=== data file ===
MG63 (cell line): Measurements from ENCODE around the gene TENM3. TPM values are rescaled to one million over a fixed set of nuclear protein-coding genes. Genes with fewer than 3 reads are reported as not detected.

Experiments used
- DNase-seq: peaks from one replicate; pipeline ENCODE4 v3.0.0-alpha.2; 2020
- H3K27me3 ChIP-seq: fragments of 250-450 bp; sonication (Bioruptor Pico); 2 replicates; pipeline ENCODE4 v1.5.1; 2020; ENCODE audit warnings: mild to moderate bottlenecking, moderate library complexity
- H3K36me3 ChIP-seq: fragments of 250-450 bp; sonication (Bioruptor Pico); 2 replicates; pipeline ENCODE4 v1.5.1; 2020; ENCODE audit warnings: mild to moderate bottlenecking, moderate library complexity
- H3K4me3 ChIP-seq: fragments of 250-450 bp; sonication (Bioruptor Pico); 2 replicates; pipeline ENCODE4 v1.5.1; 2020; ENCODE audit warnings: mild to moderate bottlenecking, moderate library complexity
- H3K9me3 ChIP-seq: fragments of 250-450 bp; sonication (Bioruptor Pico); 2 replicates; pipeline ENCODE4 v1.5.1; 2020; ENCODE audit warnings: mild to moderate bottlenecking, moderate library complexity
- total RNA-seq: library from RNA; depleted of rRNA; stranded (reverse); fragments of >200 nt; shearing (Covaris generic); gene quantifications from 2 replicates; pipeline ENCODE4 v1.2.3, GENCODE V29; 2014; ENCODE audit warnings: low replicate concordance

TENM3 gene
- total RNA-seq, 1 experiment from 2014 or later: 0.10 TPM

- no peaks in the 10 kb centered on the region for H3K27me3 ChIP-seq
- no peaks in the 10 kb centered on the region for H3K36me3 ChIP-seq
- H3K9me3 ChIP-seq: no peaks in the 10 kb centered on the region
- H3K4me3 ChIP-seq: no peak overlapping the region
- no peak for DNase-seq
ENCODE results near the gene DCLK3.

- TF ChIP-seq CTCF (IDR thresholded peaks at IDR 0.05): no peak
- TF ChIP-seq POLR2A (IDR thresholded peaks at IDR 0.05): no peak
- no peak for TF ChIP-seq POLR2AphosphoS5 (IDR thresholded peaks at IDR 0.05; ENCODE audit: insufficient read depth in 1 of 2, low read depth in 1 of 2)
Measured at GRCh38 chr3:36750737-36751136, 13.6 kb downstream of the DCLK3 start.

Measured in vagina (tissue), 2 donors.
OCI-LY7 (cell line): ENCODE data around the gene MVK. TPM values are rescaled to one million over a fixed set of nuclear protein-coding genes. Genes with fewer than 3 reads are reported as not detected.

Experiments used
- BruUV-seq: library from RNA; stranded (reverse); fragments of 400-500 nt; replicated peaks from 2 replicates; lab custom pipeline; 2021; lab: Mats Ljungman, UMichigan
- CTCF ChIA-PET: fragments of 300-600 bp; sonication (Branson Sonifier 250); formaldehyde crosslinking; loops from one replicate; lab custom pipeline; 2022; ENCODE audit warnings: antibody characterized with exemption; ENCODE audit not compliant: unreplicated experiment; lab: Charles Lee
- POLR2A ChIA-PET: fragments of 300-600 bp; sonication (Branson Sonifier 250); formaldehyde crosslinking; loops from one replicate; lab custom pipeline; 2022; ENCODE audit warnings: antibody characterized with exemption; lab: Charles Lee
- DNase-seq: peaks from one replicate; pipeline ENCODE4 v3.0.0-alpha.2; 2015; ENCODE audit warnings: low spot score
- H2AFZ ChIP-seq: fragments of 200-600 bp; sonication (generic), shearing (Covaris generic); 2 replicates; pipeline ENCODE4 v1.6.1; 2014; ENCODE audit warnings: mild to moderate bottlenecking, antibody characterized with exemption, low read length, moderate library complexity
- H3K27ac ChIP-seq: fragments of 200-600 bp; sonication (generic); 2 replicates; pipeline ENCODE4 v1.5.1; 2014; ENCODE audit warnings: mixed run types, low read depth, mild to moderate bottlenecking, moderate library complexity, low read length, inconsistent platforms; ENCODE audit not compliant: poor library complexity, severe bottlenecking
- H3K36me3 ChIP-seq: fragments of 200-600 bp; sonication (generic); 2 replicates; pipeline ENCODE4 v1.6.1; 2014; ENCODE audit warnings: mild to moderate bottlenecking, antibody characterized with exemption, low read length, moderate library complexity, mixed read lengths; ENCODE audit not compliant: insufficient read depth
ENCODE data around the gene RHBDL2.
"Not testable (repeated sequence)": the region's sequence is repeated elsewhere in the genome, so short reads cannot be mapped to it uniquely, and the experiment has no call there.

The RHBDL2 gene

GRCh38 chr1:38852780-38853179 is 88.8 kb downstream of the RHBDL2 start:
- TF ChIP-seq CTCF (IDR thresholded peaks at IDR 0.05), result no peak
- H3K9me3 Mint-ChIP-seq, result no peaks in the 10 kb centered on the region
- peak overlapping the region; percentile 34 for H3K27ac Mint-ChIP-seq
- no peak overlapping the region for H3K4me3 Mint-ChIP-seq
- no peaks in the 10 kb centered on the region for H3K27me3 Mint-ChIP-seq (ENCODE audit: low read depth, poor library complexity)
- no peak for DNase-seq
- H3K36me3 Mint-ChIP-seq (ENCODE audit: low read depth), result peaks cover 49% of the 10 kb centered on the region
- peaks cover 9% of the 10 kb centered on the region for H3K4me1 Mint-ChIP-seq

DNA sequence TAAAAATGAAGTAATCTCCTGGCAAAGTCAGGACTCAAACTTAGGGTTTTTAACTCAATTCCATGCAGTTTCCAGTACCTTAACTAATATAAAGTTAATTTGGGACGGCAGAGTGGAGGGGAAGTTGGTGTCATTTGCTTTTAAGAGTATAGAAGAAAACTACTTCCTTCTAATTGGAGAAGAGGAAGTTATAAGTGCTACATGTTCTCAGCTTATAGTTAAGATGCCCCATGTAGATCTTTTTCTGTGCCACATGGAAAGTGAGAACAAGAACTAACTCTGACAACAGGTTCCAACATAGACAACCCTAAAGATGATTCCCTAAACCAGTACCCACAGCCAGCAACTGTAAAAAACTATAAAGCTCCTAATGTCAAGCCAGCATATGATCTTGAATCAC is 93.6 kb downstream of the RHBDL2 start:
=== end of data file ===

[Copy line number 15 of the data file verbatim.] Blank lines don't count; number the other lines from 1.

- no peak for DNase-seq